“Right. I’m especially excited for these.”

“You’re going to love them. Not my favourite dessert, but they’re really good. Did you find any jam?”

“No… was I supposed to?”

“Well, they’re meant to be filled with some sort of raspberry or blackberry jam. Let’s take a look.”

He starts opening up various cabinets while Sypha does the same on the opposite side of the room. Dracula might have been undead, but Lisa was human the same as her son (well, half human son). Not to mention, when it comes to cuisine, the new occupant of the castle indulges in the human side of his heritage far more often than he does with his inhuman side. If they were able to find real food like potatoes and cow meat alongside all the untouched blood vials, there has to be something that resembles jam.

“Any luck?” Trevor asks after his search inside a small pantry proves unsuccessful.

“Yes!” Sypha exclaims. Her head and arms emerge from out of a cupboard before she reveals a dark jar in her hands.

“What kind is it?”

“I don’t know…” She sniffs the inside after briefly struggling with the lid. “It still smells sweet.”

“Let me try.”

“Wait, Trevor it could be poison-!” But Trevor has already dipped his finger into the cold jam and popped it inside his mouth. Sypha waits with nervous anticipation. She hopes it’ll be fine or that he’ll spit it out if it’s so terrible.

What happens instead is worse. Trevor swallows and after an uncertain pause, his face twists into a distraught expression. His arms cross over his stomach as he bends over, trying to steady himself.

“Trevor? What’s wrong? Trevor!” The only answer he can give is a series of pained gags that turn more and more guttural. He collapses onto the cold stone floor with Sypha kneeling over him.

“No! Please, no!” She cups his face in both hands. “Just hold on, Trevor! I’ll…” Her voice slowly trails off when she hears his retching turn into laughing. Trevor looks up, putting on as much of an innocent front as he can.

“It tastes like blackberry.”

Of course it was one of his terrible jokes. It doesn’t make Sypha any less furious. Reaching up onto the table, she grabs a handful of floury dough and throws it into his face. “You are horrible! Don’t ever do that again!”

Trevor’s snickering dies down, catching her off guard. “You’re right. I didn’t mean to scare you so much, I’m sorry.”

Sypha’s cheeks are still flushed bright red, so warm she almost mistakes it for a fever. Yet she’s not mad at him, not for very long. It’s all thanks to her own fondness and Trevor’s growing maturity. A trait Sypha says he should be proud of, remarking on it often while they traveled. It’s slow, as his most recent attempt at humour has thus proven, but growing nonetheless. She lets out a sigh, still straddling Trevor’s hips. “Alright, I forgive you…” Before he can pull her into an embrace, Sypha attacks him a second time with even more flour, turning his auburn hair white.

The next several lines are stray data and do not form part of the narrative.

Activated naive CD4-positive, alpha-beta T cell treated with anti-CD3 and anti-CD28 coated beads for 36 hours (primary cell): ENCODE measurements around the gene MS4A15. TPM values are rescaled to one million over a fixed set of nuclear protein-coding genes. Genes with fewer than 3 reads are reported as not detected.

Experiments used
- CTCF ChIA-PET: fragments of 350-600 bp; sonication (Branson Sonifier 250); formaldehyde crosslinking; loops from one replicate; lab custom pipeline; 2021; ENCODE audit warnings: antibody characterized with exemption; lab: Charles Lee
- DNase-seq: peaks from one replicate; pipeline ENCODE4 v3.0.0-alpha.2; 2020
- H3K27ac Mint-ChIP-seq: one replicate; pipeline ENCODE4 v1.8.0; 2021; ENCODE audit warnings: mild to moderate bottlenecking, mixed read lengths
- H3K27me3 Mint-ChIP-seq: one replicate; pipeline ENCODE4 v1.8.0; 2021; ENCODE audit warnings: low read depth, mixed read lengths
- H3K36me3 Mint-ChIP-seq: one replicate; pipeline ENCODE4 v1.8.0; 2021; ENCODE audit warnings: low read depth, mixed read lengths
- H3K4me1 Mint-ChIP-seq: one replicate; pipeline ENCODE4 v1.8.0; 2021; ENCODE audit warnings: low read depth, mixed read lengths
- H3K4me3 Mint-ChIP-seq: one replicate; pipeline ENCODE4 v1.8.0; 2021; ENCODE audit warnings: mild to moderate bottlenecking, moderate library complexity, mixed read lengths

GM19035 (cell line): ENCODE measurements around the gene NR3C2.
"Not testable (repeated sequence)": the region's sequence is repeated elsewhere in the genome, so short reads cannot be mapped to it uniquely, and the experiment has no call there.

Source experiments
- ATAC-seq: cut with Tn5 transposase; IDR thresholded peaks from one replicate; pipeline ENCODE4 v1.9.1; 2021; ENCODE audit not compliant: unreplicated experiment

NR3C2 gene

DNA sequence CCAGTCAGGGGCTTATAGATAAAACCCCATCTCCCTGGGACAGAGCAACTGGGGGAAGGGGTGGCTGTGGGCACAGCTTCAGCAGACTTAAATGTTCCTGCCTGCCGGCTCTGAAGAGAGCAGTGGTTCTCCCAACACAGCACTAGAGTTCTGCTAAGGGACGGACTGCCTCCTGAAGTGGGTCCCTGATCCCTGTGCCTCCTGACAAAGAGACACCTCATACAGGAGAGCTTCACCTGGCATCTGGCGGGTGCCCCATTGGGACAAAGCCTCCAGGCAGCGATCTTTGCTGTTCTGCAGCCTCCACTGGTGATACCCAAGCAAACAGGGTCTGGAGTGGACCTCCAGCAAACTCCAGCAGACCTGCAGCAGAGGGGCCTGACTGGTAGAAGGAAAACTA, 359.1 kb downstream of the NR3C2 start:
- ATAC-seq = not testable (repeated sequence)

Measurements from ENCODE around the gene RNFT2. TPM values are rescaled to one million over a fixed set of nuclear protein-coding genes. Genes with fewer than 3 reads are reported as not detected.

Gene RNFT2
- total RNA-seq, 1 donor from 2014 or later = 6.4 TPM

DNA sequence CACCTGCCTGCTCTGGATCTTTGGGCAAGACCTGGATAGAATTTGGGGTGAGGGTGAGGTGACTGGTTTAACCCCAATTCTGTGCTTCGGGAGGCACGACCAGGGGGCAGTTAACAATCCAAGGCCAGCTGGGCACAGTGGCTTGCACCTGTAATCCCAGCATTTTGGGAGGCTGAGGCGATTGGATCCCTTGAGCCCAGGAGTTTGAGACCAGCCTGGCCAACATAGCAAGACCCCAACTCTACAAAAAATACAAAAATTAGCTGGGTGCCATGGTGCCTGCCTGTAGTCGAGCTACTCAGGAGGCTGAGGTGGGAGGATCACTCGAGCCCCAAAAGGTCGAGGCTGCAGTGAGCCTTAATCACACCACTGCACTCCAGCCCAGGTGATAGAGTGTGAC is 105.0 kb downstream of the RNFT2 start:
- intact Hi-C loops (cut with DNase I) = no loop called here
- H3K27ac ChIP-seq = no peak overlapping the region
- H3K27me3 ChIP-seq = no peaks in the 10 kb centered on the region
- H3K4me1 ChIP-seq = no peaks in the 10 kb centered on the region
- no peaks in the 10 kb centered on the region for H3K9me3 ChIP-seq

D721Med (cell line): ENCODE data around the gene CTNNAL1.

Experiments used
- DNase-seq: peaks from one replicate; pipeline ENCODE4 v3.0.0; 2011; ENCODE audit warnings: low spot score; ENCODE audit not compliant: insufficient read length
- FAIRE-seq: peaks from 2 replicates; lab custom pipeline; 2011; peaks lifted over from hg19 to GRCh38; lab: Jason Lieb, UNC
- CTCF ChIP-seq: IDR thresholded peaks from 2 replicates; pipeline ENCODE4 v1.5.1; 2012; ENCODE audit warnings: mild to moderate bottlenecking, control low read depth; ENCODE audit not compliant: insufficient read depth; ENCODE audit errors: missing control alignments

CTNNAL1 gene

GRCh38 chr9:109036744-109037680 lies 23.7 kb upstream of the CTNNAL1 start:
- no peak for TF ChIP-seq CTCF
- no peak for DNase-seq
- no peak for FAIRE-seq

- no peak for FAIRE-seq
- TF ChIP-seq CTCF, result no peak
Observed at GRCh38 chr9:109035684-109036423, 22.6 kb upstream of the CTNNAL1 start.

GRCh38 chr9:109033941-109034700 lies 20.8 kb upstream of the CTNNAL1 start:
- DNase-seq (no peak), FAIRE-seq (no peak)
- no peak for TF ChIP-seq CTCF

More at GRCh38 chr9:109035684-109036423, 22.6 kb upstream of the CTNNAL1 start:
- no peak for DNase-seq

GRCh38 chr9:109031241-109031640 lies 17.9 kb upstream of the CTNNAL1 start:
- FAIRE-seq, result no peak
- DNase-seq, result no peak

“But your jokes are still awful, Treffy Belmont.”

Trevor acts surprised until his eyes become devious. Wrapping his arms around her waist, his hands wreak havoc on Sypha’s most ticklish areas, causing her to erupt into uncontrollable laughter.

“Call me Treffy again, I dare you.”

“No!” She responds, her eyes welling up with tears of merriment. “I’ll never surrender!”

He doesn’t stop; neither of them does and neither wants to. They only cease their playfulness and rolling on the floor covered in flour when they both realize the latkes might be burning. 

 


 

Too boring.

Too romantic for his tastes.

Too… intellectual.

Alucard hovers in front of the shelf and flips through yet another book, trying to discern its contents from just a few pages. He chastises himself for not doing this earlier, but it’s not as though Trevor gave him much time to prepare in the first place. The announcement came before any of them had a chance to finish their breakfast. We’re celebrating one of my family’s oldest holidays. When? In a few days. The hunter holds many skills under his belt; time management is not one of them.

Despite his annoyance, Alucard wants to throw himself into this celebration just as Trevor and Sypha have. Which is why he’s spent the better part of today scouring the castle library for the right gift. Had he been the same man he was months ago, he wouldn’t have cared so much. One book picked off a shelf on a whim, barely a glance at the front cover, and that would have been good enough for him.

Now Alucard cares, and Trevor does deserve all this effort.